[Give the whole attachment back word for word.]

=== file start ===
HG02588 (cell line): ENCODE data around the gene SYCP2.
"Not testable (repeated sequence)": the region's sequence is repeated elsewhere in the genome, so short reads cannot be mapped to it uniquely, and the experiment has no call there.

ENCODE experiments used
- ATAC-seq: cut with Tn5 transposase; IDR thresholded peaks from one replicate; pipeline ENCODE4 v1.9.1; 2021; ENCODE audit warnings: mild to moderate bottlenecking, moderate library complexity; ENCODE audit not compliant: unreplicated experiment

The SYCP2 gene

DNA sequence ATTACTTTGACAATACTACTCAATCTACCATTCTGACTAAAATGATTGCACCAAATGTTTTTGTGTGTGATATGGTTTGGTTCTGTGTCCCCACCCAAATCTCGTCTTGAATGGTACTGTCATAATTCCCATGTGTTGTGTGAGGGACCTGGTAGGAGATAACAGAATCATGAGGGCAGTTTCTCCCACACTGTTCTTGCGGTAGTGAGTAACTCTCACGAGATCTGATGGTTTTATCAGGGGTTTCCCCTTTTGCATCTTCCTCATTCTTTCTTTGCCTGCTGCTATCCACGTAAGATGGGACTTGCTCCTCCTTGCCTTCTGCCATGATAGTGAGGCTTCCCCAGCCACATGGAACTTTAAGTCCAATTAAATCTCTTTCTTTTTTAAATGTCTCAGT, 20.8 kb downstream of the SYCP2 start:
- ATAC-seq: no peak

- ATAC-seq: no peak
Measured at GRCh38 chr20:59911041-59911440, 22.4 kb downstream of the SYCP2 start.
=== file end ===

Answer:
HG02588 (cell line): ENCODE data around the gene SYCP2.
"Not testable (repeated sequence)": the region's sequence is repeated elsewhere in the genome, so short reads cannot be mapped to it uniquely, and the experiment has no call there.

ENCODE experiments used
- ATAC-seq: cut with Tn5 transposase; IDR thresholded peaks from one replicate; pipeline ENCODE4 v1.9.1; 2021; ENCODE audit warnings: mild to moderate bottlenecking, moderate library complexity; ENCODE audit not compliant: unreplicated experiment

The SYCP2 gene

DNA sequence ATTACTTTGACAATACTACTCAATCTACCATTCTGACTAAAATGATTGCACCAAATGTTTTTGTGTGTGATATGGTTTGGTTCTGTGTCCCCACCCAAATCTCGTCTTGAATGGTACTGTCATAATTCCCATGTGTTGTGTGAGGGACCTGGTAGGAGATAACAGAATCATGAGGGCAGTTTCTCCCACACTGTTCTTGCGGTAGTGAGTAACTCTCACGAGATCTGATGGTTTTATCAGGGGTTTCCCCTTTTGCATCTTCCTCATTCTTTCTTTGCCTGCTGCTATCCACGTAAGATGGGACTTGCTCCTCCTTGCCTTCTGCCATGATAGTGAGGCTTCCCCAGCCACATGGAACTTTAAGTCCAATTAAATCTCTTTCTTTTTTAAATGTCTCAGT, 20.8 kb downstream of the SYCP2 start:
- ATAC-seq: no peak

- ATAC-seq: no peak
Measured at GRCh38 chr20:59911041-59911440, 22.4 kb downstream of the SYCP2 start.